Let’s start from the beginning, What is a file with the .msix extension? It is a Windows application installer. Microsoft recently revealed MSIX as an alternative to MSI and even AppX packages. But MSIX vs MSI is the main core of this article. You need to take caution and make sure you trust an MSIX file’s source before executing it.
Right now, Windows has three installer formats—MSI, EXE, and AppX. Every installer has different strengths and flaws.
MSI installers are best for simple, unattended, installations. They use a plain install GUI that installs or uninstalls the program with no excesses or options. At the core, this installer is a compact set of installer files including all necessary data for the software. The install method won’t detect if the software is already on the system, or if any parts are missing. It may overwrite any files in the install directory. This means a silent, all-default install is a picnic for administrators to complete.
AppX installers are utilized for Universal Windows Apps and transfer some of the benefits of MSI installers. They are easy, straightforward installers with some choices given to the end user. Additionally, they enable an easier upgrade path from older versions of software to the latest versions, and these packages allow for a cleaner uninstall. AppX installers also depend on container technology, so they are isolated from the remainder of the operating system for safety. Unfortunately, a program coded for an MSI or EXE installer had to be rewritten or altered, perhaps with the use of tools, for the AppX package. And AppX packages can only be utilized with Windows 10, so older versions of Windows can not take advantage of it.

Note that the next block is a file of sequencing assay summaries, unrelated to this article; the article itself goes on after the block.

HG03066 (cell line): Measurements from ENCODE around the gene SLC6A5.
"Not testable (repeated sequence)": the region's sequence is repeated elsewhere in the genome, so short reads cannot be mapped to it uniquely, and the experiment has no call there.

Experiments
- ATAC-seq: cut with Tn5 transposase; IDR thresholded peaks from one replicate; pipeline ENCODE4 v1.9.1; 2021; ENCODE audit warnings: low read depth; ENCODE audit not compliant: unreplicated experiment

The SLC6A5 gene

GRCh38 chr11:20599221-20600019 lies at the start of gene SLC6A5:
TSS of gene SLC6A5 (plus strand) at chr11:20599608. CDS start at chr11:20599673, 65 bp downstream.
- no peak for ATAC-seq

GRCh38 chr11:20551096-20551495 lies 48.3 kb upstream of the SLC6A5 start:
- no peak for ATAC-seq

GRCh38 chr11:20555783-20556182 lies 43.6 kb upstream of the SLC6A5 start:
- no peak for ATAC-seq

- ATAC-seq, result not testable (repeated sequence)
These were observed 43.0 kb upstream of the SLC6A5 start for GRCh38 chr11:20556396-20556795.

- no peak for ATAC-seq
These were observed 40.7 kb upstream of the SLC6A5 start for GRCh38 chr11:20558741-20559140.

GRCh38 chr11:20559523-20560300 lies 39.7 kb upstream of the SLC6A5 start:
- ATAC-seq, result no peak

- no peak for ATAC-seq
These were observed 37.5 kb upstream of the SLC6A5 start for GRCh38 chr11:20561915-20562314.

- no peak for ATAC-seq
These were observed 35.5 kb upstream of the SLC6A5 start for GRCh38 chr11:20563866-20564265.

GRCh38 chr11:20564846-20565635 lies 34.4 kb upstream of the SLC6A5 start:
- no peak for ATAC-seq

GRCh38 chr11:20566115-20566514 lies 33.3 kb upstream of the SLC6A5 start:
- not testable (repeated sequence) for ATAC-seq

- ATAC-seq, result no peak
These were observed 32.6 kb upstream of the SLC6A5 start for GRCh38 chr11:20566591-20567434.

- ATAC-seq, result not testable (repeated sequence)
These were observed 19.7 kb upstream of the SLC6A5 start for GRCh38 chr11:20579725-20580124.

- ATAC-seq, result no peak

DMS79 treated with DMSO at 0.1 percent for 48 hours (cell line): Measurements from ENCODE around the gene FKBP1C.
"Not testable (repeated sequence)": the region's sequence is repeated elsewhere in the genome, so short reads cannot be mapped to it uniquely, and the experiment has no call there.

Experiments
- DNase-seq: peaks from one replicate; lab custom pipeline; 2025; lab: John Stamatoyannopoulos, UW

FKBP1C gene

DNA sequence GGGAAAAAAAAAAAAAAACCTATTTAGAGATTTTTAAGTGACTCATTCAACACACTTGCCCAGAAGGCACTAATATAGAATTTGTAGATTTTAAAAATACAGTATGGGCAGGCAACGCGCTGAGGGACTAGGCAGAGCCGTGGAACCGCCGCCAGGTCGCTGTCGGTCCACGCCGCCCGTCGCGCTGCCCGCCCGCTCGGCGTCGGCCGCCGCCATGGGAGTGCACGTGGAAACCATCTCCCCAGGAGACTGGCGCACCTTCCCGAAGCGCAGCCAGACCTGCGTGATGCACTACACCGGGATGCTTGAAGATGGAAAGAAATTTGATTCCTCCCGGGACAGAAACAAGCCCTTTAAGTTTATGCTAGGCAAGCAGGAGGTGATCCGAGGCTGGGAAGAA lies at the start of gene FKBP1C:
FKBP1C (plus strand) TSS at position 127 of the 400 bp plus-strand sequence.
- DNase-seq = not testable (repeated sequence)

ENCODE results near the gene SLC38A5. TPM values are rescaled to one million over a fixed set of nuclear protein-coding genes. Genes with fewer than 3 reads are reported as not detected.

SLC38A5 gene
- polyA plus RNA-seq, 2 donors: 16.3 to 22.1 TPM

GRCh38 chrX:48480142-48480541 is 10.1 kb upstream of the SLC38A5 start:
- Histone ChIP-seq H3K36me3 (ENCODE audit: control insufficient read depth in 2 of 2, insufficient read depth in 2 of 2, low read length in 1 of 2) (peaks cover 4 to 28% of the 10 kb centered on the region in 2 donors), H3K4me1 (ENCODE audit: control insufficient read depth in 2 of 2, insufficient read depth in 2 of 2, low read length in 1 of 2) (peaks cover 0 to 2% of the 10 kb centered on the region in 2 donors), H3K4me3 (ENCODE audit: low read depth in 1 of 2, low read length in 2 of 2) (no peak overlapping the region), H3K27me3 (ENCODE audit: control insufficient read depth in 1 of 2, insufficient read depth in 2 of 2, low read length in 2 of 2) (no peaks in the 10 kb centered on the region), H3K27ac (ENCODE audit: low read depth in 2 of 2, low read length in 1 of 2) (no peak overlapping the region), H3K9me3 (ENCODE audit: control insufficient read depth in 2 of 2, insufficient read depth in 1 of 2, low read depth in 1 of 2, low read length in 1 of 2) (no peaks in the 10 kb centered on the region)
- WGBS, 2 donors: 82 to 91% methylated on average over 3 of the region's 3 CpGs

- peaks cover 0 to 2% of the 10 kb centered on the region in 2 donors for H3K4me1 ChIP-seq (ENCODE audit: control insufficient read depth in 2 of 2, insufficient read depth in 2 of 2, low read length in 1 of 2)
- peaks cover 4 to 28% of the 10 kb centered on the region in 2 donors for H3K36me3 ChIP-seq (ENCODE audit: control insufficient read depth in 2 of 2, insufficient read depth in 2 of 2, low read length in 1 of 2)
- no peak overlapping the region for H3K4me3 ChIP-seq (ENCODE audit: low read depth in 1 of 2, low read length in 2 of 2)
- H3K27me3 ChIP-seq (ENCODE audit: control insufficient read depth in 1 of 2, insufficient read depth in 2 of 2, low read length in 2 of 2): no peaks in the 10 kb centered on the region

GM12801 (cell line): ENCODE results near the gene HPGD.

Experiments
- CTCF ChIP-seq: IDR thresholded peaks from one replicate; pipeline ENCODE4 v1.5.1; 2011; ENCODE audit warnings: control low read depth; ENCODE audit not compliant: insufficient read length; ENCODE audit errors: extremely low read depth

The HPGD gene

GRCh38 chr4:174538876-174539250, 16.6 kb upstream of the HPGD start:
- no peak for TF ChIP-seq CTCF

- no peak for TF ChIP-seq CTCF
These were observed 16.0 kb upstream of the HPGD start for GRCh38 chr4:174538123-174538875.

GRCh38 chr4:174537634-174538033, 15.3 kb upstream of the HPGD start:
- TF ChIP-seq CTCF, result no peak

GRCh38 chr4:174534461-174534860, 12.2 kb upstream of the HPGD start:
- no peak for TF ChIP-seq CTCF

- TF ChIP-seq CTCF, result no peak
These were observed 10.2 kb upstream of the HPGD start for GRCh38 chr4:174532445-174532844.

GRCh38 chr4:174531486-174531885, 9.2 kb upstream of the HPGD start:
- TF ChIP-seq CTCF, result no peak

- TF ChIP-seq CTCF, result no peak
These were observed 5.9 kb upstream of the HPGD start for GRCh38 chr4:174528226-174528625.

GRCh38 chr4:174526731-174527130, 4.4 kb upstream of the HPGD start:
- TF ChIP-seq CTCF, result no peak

Now let’s come to the MSIX file which has the advantages of AppX while being equivalent to an MSI file. It is a straightforward installer that system administrators can actually script for automatic, “unattended” installation. Also, it depends on container tech, which enables easy uninstalls and upgrades of the programs.
An MSIX installs just like an MSI file, but behind the GUI, it installs like an AppX file. Also, MSIX distribution beyond the Microsoft Store is even possible. And with this new process, it’s more comfortable to bring older programs in and reuse them for MSIX.
Possibly the most compelling feature of MSIX is that Microsoft released an SDK to improve cross-platform compatibility. As seen on their GitHub page, help is possible for iOS, macOS, Android, Linux, and even older Windows. Developers place unique instructions in the MSIX files to let it identify the OS and how to proceed.
When you install a program utilizing an MSI and EXE, that program can make some changes to the registry and create files and folders all across your system. When you uninstall the program, these files and registry keys get left behind in your Windows, leaving clutter and at times a mess on your system.
With MSIX, all programs are installed in a container and all their critical and needed files either stay within that container or obey precise, predictable regulations about where those files may reside. When you uninstall the program, all the data goes with the program—no clutter is left behind. That implies your system will be less cluttered going forward.
If you are looking at an MSIX file and thinking if is it safe, the first question you should ask is where you got the installer. Like any other program installer, if you don’t rely on the source, you shouldn’t open it.
Before you download any file, you should take measures to guarantee it is safe. Ultimately this is an installer, which means it can install a great program, a junk program, or something even much worse.
It may take a while before you see an MSIX file in the wild. Microsoft is still working some magic on the promised capabilities and only Insider builds of Windows 10 could make an MSIX package.
Even after fine-tuning, developers and the installer tech providers, they depend on will need to adopt, learn, and release the new package. That’s if they decide or pick to at all; developers are free to continue making EXE and MSI installers if they choose to. Adoption of a new format arrives with risks and costs, so developers must consider that against the advantages.